by Laura Telford
DELEGATES from throughout Queensland descended on St George for the Isolated Children's Parents' Association state conference, with connectivity issues the main priority across the two days.
Queensland Governor Paul de Jersey opened the conference by addressing delegates and guests.
"Children in regional and remote areas are fortunate the ICPA came to Queensland, whose main objective is equal justice for every isolated child,” said Governor de Jersey.
Fiona Nash, Deputy Leader of The Nationals and Minister for Regional Development and Regional Communications, said the conference was a great way for her to connect with people and understand the issues.
"Getting out on the ground to really understand the priorities is great. We can't fix everything but we can work in partnership and allow rural and regional people to have a conduit to advocate through,” she said.
A number of motions passed at the conference surrounded connectivity and internet issues, as well as rural children's ability to participate in extracurricular activities as provided to their city cousins.
Kate Scott, Roma ICPA secretary, said these days the association had a number of lobbying areas, not just issues surrounding boarding school financial assistance.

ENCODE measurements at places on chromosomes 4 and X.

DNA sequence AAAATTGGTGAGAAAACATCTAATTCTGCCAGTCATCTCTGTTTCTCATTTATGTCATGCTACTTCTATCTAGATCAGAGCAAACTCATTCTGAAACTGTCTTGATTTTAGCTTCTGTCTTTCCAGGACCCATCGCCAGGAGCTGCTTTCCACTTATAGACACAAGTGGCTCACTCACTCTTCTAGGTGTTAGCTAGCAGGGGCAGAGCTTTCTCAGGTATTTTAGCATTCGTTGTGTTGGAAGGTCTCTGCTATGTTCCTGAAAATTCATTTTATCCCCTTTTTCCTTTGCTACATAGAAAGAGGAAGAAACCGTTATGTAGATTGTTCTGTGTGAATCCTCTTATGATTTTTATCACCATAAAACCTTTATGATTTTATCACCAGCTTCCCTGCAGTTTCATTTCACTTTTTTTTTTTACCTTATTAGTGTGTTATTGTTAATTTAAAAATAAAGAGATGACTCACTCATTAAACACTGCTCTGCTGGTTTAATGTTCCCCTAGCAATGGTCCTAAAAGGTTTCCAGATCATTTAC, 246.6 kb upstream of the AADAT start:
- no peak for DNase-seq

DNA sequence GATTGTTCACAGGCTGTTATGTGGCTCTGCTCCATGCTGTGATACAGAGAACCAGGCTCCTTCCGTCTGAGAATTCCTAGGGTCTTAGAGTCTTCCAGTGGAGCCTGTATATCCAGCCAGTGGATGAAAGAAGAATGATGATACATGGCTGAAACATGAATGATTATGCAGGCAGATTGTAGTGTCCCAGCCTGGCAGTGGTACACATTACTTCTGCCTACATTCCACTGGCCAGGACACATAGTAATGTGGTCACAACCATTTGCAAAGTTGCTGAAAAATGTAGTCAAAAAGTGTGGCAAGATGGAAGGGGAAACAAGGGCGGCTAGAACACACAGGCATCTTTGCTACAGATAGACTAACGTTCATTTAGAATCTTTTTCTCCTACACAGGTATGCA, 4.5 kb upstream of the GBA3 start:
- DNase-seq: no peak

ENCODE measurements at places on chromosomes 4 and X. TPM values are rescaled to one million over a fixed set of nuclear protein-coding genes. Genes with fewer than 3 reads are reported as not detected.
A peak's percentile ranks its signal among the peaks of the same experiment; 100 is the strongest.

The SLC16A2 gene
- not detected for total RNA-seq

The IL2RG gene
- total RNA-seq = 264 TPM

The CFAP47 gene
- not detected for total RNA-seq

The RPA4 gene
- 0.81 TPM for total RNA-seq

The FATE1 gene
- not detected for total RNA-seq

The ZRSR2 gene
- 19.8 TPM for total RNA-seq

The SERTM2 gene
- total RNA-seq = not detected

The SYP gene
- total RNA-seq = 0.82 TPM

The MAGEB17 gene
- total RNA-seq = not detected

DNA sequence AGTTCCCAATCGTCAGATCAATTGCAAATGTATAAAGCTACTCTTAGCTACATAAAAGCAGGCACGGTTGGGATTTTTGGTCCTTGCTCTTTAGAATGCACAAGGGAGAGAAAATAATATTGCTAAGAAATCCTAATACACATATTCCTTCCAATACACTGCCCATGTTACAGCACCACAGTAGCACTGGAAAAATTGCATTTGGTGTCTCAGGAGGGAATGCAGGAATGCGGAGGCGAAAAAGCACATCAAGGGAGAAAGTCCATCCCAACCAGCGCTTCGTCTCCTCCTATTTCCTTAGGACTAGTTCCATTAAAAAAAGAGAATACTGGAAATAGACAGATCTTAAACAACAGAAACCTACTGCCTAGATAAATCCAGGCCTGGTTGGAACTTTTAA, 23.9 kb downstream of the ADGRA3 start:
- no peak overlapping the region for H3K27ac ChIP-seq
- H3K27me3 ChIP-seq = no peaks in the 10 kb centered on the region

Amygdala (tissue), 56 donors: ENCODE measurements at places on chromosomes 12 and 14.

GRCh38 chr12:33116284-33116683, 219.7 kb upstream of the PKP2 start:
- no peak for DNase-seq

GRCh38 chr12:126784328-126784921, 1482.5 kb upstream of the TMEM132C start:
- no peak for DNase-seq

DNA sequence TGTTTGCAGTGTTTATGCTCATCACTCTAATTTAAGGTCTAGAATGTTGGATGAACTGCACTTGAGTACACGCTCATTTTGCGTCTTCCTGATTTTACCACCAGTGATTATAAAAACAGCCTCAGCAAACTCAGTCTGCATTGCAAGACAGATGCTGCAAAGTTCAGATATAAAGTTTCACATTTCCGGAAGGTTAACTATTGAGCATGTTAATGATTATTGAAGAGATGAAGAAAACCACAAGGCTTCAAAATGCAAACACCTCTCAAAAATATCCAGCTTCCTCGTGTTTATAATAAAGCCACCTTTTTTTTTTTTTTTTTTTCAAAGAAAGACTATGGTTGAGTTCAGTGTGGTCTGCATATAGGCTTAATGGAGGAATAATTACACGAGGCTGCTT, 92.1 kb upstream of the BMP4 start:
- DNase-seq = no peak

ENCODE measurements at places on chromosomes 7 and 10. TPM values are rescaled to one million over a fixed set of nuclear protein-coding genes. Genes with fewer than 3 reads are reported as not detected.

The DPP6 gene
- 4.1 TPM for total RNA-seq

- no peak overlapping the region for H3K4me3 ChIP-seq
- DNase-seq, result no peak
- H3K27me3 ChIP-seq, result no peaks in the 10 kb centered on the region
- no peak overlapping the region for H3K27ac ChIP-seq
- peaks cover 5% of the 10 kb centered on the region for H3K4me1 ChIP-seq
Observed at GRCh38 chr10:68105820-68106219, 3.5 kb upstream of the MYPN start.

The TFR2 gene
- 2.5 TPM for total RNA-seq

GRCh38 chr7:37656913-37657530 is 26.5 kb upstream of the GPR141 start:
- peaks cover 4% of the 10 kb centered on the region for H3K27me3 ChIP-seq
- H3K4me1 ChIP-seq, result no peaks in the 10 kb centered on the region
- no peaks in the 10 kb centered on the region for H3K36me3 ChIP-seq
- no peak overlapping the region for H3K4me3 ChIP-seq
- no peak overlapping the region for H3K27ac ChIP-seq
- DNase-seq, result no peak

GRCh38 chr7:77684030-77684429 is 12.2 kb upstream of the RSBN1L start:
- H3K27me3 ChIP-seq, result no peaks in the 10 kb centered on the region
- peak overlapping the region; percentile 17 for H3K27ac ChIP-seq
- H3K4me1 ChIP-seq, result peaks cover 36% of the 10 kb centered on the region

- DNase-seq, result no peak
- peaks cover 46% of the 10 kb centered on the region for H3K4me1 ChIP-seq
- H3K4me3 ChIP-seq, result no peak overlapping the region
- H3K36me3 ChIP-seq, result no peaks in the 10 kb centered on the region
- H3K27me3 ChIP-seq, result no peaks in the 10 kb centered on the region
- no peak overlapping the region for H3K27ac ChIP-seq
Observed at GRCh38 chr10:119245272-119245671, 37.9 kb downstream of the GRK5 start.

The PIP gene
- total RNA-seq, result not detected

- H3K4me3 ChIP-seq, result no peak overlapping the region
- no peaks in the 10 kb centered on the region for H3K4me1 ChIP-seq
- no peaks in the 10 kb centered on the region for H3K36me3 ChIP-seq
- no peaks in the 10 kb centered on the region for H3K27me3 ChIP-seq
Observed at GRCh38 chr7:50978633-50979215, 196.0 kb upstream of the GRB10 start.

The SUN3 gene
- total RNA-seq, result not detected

"Roma ICPA was approached by the South West School Sports board when the state carnival allocations were announced recently and neither the SW or NW region were given the opportunity to host any state sporting carnivals within either primary or secondary levels,” Mrs Scott said.
"We do have the ability to host carnivals but instead our students are expected to travel the state to attend carnivals, with virtually no financial assistance.”
Senator Pauline Hanson was also in St George for the conference and said now was the time to work with rural and remote communities.
"Personally I think that rural and remote communities are forgotten by the State and Federal governments,” she said.
"For the last 46 years in Queensland, the ICPA has been lobbying for changes to enrich and sustain communities. The people here at the conference are not asking for much but what they are asking for means so much, as they are doing it tough enough.”
State shadow education minister Tracy Davis said she had enjoyed her time in St George listening to the conversations of people who were championing for rural and remote education.
"I think it is very important to visit the south-west to get context around the communication issues facing those who live out here.
"I can read reports, but unless you come out and talk to people about the challenges they face every day, it is quite difficult to fully understand the issues,” Ms Davis said.